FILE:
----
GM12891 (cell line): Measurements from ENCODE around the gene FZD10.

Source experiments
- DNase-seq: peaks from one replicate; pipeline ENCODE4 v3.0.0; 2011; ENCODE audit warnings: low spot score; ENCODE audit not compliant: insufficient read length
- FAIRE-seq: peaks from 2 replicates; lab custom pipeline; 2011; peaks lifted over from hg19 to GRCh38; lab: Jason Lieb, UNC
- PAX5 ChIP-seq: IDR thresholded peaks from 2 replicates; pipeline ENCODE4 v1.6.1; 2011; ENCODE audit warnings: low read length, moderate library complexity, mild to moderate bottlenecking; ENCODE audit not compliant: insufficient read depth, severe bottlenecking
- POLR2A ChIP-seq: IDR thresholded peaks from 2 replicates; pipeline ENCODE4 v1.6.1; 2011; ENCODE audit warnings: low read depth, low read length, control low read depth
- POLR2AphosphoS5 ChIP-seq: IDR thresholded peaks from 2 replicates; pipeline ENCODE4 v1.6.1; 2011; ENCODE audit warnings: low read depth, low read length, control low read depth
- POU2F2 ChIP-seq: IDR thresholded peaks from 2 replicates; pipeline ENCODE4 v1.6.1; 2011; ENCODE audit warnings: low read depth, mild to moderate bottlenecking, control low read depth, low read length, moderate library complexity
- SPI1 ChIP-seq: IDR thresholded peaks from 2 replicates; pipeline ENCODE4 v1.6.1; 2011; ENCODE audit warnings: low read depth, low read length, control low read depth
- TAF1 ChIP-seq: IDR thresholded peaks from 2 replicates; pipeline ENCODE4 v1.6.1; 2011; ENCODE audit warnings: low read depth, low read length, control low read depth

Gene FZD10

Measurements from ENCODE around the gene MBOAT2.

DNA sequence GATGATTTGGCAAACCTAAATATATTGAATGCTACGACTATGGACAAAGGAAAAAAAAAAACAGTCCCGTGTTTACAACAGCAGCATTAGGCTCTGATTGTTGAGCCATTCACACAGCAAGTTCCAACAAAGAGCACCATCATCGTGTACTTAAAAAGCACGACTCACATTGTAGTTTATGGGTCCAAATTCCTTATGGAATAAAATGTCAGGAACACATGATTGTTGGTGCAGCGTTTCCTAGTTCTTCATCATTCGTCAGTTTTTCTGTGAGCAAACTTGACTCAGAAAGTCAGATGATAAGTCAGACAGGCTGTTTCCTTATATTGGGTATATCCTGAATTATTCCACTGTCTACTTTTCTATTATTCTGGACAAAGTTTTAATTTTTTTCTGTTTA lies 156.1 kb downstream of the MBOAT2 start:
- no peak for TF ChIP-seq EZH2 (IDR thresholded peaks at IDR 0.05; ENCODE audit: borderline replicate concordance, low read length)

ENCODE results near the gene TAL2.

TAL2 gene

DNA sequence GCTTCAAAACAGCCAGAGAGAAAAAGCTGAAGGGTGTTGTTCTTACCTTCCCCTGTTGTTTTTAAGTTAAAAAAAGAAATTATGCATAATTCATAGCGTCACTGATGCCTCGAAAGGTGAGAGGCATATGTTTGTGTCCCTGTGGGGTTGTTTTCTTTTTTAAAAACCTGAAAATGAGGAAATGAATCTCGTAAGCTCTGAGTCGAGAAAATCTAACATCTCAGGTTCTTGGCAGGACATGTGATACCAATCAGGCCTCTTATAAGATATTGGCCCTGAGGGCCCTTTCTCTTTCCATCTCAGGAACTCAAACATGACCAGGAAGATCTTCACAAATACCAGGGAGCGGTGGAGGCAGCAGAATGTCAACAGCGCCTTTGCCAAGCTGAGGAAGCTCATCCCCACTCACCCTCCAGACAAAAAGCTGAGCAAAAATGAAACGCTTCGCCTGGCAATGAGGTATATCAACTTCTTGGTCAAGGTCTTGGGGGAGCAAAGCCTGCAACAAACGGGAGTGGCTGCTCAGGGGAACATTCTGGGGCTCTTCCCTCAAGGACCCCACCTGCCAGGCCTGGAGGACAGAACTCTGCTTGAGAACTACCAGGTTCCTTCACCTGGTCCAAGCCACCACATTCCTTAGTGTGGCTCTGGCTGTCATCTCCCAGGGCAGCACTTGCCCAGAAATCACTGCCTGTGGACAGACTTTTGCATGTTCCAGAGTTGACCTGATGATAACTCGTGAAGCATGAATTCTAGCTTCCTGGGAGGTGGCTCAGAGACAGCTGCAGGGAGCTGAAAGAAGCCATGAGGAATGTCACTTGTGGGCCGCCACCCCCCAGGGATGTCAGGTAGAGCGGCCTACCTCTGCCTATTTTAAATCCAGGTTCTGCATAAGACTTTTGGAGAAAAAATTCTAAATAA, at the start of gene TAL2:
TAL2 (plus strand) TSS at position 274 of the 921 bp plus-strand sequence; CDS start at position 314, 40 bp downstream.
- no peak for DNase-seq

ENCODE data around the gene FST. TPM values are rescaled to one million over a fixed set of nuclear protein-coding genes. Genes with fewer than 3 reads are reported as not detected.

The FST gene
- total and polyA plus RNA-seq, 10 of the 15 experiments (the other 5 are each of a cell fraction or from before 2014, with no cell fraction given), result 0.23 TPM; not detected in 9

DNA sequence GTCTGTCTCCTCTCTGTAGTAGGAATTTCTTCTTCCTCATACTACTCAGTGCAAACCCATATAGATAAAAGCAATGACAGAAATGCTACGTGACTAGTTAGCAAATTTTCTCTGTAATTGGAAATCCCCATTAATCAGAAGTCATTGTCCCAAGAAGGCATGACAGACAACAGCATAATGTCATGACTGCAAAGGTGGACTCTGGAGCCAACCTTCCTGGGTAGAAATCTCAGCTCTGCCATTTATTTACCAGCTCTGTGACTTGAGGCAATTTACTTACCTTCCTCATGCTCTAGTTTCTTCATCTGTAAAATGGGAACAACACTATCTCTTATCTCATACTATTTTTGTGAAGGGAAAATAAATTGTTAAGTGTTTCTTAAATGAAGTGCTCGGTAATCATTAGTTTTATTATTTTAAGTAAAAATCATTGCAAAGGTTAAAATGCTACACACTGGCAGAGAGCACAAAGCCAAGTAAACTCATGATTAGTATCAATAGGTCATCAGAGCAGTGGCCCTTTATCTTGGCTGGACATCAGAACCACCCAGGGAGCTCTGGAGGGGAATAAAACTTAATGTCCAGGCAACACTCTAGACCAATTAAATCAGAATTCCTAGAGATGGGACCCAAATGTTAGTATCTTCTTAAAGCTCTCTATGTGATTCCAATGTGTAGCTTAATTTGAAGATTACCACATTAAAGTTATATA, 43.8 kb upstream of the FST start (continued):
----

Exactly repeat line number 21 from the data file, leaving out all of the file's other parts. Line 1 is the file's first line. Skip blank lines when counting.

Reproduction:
The FST gene